1846 Homestead Renovation

What Lies Beneath – Hoping for Original Hardwood Flooring

The Day We Discovered Berber Linoleum

Once the house was emptied, we saw the floors for the first time.  Imagine our surprise when we saw that some very forward thinking soul had installed rainbow Berber linoleum.  It was so outrageously ugly that I was thankful for all the dirt and rat poop that obscured the flooring from view.  Offensive as it was,  the linoleum remained while we removed the sheet rock.  I hoped the linoleum would protect what I prayed would be pristine, beautiful, original hardwood floors.  My wishes almost came true.

The North Pen and Former Kitchen

The kitchen (aka the Cynthia Ann Parker Room or CAP) floor was a total loss.  Under the linoleum was some narrow flooring, stained very dark, but the majority of the floor was plywood patches.  It looked as if the room had had some water damage, maybe from leaky pipes. We were pretty concerned about the condition of the floor joists below.

In the large north pen, we found crumbling particle board under the industrial tile, which was under the rainbow Berber linoleum.  The tiles were no longer attached as the subfloor was in pieces.  Again, we feared water damage, but once we chiseled up the subfloor, we found the original flooring.  The flooring was made of wide plank boards.  You could see the dirt under the house through the cracks.  There was significant water damage and rot on the floor and around the windows where rain had leaked in on the north wall.  No matter what, this floor needed to come up so that insulation and subflooring could be installed.  The joists needed to be inspected.

I hoped that the boards would come up and that we would be able to sand and refinish them.  Well…finishing them for the first time because they looked like raw boards that had seen years of use.  They were very gray and the area in front of the fireplace had been painted a milky white color.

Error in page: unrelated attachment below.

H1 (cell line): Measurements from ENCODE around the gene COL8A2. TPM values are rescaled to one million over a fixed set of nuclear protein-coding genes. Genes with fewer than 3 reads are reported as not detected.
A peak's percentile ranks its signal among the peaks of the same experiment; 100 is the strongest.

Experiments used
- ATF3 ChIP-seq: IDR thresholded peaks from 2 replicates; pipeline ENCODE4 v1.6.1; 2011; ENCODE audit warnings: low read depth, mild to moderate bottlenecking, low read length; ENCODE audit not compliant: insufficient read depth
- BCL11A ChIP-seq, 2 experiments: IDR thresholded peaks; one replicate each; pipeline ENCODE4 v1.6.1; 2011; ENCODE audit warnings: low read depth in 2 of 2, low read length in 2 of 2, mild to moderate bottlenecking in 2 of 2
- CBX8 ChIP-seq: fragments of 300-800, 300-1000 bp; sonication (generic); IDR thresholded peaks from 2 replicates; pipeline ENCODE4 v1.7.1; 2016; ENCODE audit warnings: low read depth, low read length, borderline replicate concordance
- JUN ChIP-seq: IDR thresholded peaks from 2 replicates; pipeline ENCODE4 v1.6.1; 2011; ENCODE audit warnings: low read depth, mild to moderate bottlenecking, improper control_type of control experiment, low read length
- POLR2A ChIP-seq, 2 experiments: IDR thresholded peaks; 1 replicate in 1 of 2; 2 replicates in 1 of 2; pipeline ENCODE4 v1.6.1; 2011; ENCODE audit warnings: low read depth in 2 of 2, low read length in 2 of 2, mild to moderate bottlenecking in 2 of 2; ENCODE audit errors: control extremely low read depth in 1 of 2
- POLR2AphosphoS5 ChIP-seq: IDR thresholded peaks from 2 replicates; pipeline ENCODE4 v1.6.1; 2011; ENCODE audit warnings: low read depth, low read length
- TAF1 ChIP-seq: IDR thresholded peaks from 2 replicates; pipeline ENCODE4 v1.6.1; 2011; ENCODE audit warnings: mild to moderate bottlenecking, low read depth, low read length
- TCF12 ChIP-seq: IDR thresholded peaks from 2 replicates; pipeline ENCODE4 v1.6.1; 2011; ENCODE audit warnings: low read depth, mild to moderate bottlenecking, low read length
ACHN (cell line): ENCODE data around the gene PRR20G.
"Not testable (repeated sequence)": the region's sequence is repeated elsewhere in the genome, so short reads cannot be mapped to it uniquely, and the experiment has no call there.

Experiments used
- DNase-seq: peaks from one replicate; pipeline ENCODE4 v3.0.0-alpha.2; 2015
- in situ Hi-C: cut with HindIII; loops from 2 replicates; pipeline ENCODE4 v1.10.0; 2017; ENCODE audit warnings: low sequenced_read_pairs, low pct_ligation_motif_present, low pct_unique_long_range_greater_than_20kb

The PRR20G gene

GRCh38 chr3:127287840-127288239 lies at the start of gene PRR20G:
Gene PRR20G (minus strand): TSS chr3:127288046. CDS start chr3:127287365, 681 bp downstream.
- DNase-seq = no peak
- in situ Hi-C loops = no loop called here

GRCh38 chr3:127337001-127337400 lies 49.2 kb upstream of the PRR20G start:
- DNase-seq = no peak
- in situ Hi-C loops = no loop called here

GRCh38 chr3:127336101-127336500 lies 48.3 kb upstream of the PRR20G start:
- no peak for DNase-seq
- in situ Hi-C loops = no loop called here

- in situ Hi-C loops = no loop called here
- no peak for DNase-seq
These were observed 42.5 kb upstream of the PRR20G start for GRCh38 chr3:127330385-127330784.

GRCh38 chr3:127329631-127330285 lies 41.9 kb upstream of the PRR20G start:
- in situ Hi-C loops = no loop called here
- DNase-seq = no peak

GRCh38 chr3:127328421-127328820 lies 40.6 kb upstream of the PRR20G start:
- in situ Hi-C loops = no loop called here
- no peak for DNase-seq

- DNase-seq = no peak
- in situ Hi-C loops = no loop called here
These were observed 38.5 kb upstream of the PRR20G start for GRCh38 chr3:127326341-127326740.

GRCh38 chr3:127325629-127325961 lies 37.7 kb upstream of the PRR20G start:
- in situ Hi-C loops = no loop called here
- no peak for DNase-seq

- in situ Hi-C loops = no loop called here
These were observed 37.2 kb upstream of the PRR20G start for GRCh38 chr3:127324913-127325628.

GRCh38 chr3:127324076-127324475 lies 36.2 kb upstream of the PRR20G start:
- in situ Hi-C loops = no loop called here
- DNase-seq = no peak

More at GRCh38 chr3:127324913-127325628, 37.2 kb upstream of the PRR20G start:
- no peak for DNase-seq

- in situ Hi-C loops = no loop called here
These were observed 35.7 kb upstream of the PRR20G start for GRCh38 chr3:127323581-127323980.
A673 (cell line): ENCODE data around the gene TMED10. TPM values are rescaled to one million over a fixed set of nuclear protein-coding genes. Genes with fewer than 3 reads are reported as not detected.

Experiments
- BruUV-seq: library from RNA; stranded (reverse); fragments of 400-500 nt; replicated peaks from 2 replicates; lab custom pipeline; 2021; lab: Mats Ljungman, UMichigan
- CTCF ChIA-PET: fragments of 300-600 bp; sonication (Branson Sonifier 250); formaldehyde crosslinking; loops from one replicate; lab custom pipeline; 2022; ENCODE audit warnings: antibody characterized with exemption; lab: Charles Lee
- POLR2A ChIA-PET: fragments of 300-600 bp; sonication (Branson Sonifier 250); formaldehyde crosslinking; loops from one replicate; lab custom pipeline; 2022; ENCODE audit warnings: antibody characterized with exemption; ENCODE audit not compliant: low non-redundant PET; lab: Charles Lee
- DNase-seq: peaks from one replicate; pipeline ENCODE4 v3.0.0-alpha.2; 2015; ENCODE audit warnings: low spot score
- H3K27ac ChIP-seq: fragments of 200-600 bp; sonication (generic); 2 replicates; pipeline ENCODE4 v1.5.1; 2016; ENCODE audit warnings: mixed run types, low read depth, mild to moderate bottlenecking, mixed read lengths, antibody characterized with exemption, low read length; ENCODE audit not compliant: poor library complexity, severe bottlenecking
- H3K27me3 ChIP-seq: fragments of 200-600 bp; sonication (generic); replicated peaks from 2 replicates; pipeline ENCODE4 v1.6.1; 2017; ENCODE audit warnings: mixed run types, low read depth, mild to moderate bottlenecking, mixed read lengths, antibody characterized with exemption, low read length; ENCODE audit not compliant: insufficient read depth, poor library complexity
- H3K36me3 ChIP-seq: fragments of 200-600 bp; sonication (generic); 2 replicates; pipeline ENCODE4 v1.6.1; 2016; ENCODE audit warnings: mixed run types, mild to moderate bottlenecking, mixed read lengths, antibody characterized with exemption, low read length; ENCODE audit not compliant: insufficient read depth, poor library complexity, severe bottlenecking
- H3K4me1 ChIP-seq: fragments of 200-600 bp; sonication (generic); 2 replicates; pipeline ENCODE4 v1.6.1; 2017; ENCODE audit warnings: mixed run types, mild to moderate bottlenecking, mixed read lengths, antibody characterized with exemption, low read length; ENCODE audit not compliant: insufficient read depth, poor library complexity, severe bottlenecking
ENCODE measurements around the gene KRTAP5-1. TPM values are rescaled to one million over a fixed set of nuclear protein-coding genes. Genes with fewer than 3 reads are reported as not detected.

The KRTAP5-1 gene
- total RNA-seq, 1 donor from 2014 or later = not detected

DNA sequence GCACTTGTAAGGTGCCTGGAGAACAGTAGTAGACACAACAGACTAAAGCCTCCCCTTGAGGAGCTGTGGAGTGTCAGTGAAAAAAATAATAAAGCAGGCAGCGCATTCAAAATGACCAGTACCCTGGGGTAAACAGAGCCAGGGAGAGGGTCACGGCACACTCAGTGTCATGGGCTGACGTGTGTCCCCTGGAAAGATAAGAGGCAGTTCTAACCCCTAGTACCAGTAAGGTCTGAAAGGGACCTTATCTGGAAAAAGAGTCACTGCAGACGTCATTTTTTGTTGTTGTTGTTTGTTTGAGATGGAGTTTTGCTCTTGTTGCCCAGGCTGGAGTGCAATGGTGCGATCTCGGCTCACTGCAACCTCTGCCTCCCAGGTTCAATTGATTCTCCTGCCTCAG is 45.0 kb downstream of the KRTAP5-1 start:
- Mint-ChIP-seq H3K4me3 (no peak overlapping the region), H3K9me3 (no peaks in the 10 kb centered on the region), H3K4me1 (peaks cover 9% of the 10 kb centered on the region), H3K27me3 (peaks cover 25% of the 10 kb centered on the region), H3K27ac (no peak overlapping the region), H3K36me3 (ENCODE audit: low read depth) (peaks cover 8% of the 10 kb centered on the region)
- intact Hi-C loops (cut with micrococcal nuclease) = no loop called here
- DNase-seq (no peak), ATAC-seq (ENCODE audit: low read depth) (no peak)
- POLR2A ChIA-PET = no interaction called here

The Center Hallway, Bathroom and South Pen

We found the same narrow, dark flooring in the center hallway and the former bathroom, but none of the wider plank flooring we found in the north pen.  Removal of the linoleum in the south pen revealed narrow oak tongue and groove flooring.  It had termite damage in several places.  You can see the center hallway and the termite damage in the south pen in the photo above.

I was curious about the T&G flooring.  It had a nice finish on it (well, it once had a very nice finish).  Being a crazy history buff, I had read that settlers would make improvements to the room where they would have entertained company.  Seems like the south pen would have been the room of choice because I had also read that the south facing bedrooms were preferred as they were warmer in the winter.  A quick check of the flooring around the fireplace opening showed me what we were dealing with.

The oak had been installed over original flooring.

A Patchwork Quilt

Unfortunately, there was different flooring throughout the house.  What was found, had damage…too much damage we felt, to patch or try to replace.  Jerry suggested using the original flooring to do one of the larger pens and then purchase flooring for the rest of the house.  I wanted the floors to glow and match.  We decided to go with new flooring throughout and started dreaming of all the ways we would be able to re-purpose the flooring we would be taking up.

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